Opinion writing: “If you want a friend, get a dog”

Opinion writing: “If you want a friend, get a dog”
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Opinion writing: “If you want a friend, get a dog”

I am grateful for the readership that I get in my opinion writing, and I appreciate those who support me and enjoy the column and recognize the importance of the angry haters, too. If I wanted a friend, I would go out and get a dog — I did. But what I want is a society where we hear all views and the public. makes up its own mind. I think the public is smart enough to cull every opinion and news report and decide for themselves what the truth is. I just add my 45 years of experience covering Chicagoland and world politics to the mix.

By Ray Hanania

Carol at the office emails me to tell me when readers say they love my column. The nicest thing about her is she doesn’t tell me when people complain.

I know being a columnist isn’t the most popular thing to be these days, especially as I watch a bunch of wags bail from their ivory perches at the Chicago Tribune.

Most had a great ride, pontificating with holier-than-thou attitudes, dissing on the same issues that could be dissed about them.

We’re all just human.

Ray Hanania in 1955 on Chicago's Southeast Side. Photo courtesy of Ray Hanania

Ray Hanania in 1955 on Chicago’s Southeast Side. Photo courtesy of Ray Hanania

But I think of how lucky I am to be able to share my opinions with readers.

One of my old editors in the 1970s, H. Marlin Landwehr, reminded often me that the more hate mail I get, the more I was needed. If you want to be loved, editors would say, get a dog!

Remember back when we used to get mail in the mail box with a postage stamp on it? Those were the good old days when the Post Office mail delivery people really worked their buns off. It’s a different story today.

Mail barely makes it to our home. The mail is slow and unreliable, part of a bureaucracy that can’t be fixed. Our mail runs one to two weeks late. Just ask anyone who still has a mailbox.

I wasn’t one of the privileged journalists who got a job because their parent worked at a big city newspaper. I wrote letters every week to the local paper in the 1970s complaining about media bias.

Yes, back then, the media was very biased, although not as biased as they are today. Back then, I was complaining about the one-sided coverage of the Palestinians by columnist Alex Seith, who ran for Congress several times. Although I often skewered Seith in my ten-page long, hand-written letters that I delivered to Landwehr, it was never personal. I agreed with some of his politics and I disagreed with some, too.

That’s something we don’t tolerate today in our “all or nothing” world. People don’t want all the views any more. It’s 100 percent or nothing. And that’s why we always send up with nothing. I always thought that was an Arab World trait, but now realize the US today isn’t any better than the Arab World.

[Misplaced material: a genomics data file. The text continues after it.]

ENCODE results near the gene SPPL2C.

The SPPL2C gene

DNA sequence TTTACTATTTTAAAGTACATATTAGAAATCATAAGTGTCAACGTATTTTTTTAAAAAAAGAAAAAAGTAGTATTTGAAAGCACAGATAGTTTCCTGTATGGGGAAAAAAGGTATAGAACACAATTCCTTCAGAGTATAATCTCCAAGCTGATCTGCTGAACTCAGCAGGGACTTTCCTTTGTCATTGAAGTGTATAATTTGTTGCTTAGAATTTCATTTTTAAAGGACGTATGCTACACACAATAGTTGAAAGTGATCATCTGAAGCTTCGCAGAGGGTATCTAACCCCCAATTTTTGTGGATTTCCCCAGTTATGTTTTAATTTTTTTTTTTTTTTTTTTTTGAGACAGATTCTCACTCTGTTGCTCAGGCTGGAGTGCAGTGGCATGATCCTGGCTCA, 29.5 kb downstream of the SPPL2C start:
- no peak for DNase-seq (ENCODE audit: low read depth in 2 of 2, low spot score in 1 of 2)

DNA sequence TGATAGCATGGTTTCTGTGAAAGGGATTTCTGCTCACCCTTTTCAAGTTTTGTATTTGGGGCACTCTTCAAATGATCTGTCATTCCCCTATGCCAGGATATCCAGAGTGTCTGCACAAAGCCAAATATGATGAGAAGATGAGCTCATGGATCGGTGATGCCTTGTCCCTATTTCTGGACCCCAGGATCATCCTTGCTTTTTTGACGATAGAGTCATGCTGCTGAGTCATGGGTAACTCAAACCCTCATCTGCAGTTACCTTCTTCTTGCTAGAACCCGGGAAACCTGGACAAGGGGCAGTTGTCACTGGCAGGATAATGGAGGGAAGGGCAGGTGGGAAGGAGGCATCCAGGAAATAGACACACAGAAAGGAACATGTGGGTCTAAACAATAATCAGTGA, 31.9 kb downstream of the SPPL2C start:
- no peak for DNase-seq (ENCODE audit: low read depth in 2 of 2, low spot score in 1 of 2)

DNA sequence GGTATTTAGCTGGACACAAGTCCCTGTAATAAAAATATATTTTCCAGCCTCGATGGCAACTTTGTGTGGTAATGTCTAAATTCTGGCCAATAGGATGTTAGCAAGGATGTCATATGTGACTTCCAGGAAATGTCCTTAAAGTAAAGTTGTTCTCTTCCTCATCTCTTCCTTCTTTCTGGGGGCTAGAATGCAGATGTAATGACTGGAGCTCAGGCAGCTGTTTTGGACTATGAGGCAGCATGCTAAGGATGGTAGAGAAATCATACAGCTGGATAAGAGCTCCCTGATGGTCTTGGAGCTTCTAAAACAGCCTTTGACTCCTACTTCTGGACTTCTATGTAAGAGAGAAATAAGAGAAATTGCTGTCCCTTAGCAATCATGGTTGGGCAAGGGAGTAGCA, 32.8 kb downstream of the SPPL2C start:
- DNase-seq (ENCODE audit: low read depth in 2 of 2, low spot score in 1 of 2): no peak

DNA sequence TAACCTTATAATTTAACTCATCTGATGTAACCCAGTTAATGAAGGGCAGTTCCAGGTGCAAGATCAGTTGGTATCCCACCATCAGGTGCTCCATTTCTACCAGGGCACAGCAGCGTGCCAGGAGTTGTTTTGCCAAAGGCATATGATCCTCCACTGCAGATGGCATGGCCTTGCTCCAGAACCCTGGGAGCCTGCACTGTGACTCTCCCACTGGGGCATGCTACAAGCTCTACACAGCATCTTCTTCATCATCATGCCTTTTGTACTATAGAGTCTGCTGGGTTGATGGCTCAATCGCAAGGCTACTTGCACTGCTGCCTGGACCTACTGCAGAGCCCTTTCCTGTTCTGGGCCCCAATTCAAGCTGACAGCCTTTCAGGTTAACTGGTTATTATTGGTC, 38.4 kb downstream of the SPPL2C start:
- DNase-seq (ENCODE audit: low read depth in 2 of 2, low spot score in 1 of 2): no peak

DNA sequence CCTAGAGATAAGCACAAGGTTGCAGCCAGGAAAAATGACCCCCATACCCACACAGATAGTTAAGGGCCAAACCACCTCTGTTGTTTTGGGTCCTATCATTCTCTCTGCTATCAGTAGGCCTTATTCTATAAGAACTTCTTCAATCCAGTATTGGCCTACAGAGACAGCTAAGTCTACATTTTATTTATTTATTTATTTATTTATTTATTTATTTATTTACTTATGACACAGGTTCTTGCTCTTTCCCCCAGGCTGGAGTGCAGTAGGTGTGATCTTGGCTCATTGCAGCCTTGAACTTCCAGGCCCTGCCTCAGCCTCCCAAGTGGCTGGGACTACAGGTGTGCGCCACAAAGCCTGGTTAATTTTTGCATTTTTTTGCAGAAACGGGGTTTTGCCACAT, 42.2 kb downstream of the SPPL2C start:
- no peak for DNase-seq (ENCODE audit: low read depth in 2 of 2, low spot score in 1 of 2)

Landwehr got tired of re-typing my letters to run in the newspaper. Back then newspapers prided themselves on running other views points or opposing views. But in Landwehr’s case, he called me and offered me a job, maybe thinking it would save him the hassle of retying my rantings, or maybe to shut me up.

It didn’t.

I went on to compile a long list of politicians who hated me and the column I wrote, “The Political Grapevine.” Amazingly, I ended up continuing as a writer and as a political consultant, with one foot on each side of the phony line other “journalists” claim exists. It doesn’t. Most journalists (that’s different from being an opinion columnist) today are more political than the politicians they slam.

Don’t worry about those journalists who lost their jobs. They are all making bank with pensions and corporate buyouts. A few of them will survive, like my friend John Kass, who launched his own website online. He’s unpopular with the purveyors of moral hypocrisy and political correctness.

I remember Kass, when none of the City Hall press corps would talk with him when Harold Washington was mayor. But as community journalist, I would often let him use my City Hall desk and phone to chase his stories down. Old, faded memories.

You can blame most of the other retiring journalists, and the ones who retired before them, for contributing to the sad fate of Chicago, where most of the media is focused at the expense of the suburbs. They gave us Lori Lightfoot, Chicago’s most incompetent and racist mayor, next only to Rahm Emanuel.

What’s the difference between Lightfoot’s racial views and those of her predecessors? Their views are just on opposite sides, mirror images of the same race politics.

Anyway, I thank all of you, those few who love me, and the legions who dislike me, including activists in the dysfunctional Arab American community. What a sad lot they are incapable of overcoming their anger and rage.

Anger empowers me as a writer. My mission is clear: Tell you what I think, knowing you hear enough of the “other side.”

I believe the public should hear ALL SIDES of an issue. I respect all of you and know you are all smart enough to come to your own conclusions. You don’t need the media to tell you what to think from their manipulated, one-sided writings.

I’m not going to tell you what to think, only give you my thoughts on what I think is right, what I think is hypocritical and what I think needs to change.

(Ray Hanania is an award winning former Chicago City Hall reporter and political columnist. This column was originally published in the Southwest News Newspaper Group in the Des Plaines Valley News, Southwest News-Herald, The Regional News, The Reporter Newspapers. For more information on Ray Hanania visit www.Hanania.com or email him at rghanania@gmail.com.)

 

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